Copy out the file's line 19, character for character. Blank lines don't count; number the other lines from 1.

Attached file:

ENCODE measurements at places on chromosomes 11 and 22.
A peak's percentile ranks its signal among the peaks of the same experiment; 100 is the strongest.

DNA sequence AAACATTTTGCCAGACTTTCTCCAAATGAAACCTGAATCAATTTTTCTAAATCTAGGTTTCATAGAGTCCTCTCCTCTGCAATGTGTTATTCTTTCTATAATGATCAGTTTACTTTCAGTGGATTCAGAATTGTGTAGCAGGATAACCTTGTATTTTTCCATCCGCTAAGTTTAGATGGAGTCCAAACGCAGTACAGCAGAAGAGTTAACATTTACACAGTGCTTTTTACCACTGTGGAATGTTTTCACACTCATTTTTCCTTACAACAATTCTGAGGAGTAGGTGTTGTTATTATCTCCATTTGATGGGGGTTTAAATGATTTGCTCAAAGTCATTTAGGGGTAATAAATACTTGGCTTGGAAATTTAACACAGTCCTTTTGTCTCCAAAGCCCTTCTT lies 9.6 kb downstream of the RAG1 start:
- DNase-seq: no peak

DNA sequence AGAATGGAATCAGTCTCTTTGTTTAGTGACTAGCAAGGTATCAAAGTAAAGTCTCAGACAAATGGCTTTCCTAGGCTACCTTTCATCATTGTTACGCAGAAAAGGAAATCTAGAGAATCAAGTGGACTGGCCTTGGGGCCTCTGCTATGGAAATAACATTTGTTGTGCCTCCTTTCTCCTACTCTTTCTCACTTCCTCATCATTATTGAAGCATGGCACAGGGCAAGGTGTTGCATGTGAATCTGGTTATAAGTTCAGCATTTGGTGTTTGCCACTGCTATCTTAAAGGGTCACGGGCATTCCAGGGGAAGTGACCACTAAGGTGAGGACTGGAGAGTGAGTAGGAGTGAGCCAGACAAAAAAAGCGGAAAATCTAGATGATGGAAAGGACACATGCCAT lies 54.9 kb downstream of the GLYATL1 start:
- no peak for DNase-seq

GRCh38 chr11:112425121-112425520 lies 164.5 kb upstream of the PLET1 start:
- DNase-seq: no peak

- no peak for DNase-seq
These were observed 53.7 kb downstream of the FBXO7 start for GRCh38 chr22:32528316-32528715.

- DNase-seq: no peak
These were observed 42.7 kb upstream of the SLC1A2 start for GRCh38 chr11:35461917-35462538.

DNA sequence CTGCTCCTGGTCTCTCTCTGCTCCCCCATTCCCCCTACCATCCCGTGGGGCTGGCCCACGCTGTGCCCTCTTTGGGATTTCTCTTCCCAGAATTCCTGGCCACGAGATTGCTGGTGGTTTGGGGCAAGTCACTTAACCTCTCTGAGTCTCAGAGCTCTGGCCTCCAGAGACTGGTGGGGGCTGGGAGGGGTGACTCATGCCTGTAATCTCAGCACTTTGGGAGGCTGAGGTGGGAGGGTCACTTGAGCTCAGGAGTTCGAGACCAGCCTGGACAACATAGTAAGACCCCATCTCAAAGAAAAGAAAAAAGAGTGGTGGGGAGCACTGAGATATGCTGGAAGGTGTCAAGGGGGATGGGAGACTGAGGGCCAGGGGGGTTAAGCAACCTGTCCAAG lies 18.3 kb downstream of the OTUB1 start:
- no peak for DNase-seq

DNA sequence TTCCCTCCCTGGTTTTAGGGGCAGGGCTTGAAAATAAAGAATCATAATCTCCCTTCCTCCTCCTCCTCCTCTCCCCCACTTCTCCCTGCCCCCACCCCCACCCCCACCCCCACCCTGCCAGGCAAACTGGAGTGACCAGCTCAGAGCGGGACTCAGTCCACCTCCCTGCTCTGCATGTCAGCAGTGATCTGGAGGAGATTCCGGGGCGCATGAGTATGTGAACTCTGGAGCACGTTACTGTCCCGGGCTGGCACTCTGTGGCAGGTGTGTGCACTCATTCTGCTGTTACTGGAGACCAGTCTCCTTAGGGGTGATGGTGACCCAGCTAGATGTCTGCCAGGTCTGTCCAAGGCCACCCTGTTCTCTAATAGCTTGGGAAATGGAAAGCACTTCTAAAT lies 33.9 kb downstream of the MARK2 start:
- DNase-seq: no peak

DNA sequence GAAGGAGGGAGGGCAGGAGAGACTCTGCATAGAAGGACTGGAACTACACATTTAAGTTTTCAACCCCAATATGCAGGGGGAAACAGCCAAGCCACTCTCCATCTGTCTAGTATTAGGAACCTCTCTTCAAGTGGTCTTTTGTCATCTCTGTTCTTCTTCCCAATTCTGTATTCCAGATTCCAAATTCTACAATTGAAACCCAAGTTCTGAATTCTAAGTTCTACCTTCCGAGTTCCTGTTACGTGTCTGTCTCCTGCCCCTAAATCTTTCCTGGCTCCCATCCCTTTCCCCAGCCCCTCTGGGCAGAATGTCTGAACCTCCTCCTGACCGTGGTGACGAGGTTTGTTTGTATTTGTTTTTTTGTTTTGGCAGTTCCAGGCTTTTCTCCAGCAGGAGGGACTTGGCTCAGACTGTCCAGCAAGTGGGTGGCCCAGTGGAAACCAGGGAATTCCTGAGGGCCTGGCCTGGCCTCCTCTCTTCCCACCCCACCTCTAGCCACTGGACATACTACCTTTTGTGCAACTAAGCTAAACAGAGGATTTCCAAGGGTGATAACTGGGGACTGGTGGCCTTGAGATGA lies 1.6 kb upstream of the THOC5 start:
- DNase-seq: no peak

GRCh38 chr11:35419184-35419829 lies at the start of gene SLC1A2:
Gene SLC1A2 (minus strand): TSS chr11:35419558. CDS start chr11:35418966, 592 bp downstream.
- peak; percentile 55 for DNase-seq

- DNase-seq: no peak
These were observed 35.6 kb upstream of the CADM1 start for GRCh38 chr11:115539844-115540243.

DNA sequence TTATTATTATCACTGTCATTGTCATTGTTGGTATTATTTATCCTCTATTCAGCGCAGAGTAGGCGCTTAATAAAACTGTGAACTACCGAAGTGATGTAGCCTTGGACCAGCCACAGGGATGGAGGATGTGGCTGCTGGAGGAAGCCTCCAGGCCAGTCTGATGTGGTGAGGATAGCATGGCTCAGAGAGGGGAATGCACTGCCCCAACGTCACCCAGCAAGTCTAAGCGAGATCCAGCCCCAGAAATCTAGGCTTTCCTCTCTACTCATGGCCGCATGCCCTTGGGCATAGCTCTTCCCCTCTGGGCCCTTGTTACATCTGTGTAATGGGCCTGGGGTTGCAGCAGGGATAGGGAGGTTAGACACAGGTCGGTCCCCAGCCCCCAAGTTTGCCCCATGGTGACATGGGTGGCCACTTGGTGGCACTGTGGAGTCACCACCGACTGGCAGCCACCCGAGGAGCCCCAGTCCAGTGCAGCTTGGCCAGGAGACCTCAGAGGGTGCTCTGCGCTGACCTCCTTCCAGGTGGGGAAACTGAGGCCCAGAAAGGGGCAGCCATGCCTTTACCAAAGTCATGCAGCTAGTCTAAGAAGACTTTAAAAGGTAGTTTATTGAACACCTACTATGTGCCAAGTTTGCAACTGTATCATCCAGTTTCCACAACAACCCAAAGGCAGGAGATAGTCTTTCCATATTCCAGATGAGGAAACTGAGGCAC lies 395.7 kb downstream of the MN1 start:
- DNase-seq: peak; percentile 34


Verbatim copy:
GRCh38 chr11:35419184-35419829 lies at the start of gene SLC1A2: